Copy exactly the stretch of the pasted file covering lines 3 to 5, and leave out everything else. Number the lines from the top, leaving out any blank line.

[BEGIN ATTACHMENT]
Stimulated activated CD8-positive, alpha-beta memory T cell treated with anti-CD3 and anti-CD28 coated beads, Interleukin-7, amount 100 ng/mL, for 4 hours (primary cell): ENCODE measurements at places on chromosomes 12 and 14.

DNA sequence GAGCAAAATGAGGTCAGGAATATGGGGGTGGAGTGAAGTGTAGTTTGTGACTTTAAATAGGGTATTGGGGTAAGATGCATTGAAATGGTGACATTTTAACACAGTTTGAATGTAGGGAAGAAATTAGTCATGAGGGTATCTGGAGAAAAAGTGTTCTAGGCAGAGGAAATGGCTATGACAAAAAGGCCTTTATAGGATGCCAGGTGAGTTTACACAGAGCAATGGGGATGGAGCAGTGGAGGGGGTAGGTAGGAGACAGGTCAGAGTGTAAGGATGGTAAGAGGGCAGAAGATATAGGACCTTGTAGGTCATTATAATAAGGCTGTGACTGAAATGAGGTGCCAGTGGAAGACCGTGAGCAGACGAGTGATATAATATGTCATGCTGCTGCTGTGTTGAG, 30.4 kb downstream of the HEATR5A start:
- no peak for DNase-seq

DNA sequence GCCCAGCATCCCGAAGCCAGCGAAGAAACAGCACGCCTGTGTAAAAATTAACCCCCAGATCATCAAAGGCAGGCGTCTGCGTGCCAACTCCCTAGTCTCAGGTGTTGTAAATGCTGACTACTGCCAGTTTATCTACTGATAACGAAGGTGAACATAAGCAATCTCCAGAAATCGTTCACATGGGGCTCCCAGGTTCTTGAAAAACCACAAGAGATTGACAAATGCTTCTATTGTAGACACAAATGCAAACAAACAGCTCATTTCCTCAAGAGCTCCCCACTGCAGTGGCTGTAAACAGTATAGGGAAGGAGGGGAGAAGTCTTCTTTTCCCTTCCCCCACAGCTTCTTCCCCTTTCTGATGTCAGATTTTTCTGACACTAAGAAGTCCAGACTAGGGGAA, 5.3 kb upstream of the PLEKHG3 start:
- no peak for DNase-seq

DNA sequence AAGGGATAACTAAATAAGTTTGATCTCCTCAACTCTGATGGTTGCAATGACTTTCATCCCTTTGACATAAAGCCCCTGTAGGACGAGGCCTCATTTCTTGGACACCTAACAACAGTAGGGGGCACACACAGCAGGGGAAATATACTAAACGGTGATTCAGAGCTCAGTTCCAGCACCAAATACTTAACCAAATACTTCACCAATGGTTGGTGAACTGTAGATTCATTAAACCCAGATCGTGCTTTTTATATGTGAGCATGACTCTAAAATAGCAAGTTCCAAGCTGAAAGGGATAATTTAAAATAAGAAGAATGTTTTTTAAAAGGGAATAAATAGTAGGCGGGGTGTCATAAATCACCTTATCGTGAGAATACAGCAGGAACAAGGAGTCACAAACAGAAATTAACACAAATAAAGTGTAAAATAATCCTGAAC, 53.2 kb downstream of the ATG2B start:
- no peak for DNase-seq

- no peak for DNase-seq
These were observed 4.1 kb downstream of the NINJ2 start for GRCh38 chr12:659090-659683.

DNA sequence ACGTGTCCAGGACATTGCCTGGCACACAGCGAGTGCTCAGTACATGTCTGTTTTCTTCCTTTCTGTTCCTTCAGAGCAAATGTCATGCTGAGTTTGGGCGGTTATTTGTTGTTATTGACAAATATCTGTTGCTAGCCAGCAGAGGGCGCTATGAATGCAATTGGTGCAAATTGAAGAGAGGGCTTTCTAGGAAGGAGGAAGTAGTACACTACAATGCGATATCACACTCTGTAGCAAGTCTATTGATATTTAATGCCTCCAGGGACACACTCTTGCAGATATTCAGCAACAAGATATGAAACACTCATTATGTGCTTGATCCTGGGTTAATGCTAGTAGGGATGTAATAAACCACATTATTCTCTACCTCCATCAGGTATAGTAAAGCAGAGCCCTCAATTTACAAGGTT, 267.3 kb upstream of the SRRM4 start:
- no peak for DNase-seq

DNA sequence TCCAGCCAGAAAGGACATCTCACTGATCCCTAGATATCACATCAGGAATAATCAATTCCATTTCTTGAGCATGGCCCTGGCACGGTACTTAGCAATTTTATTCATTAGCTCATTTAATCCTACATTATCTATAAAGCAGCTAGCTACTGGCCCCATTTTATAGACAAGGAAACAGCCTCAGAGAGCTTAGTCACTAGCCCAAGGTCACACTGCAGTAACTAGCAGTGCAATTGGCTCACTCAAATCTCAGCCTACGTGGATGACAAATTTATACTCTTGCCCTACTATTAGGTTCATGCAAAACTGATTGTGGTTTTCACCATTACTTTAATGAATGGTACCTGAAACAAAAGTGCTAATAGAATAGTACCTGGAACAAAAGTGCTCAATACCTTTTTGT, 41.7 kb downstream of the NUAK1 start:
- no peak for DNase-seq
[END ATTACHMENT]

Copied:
- no peak for DNase-seq

DNA sequence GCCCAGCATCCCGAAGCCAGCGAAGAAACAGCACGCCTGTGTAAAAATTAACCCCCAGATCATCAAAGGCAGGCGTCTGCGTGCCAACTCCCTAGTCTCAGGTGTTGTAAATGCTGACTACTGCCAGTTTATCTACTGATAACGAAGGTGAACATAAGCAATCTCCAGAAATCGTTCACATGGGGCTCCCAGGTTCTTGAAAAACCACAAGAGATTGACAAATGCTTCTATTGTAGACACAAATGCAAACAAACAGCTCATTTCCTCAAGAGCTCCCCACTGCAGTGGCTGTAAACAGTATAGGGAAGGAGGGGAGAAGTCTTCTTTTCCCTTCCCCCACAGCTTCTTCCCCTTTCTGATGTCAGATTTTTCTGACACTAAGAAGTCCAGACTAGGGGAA, 5.3 kb upstream of the PLEKHG3 start:
- no peak for DNase-seq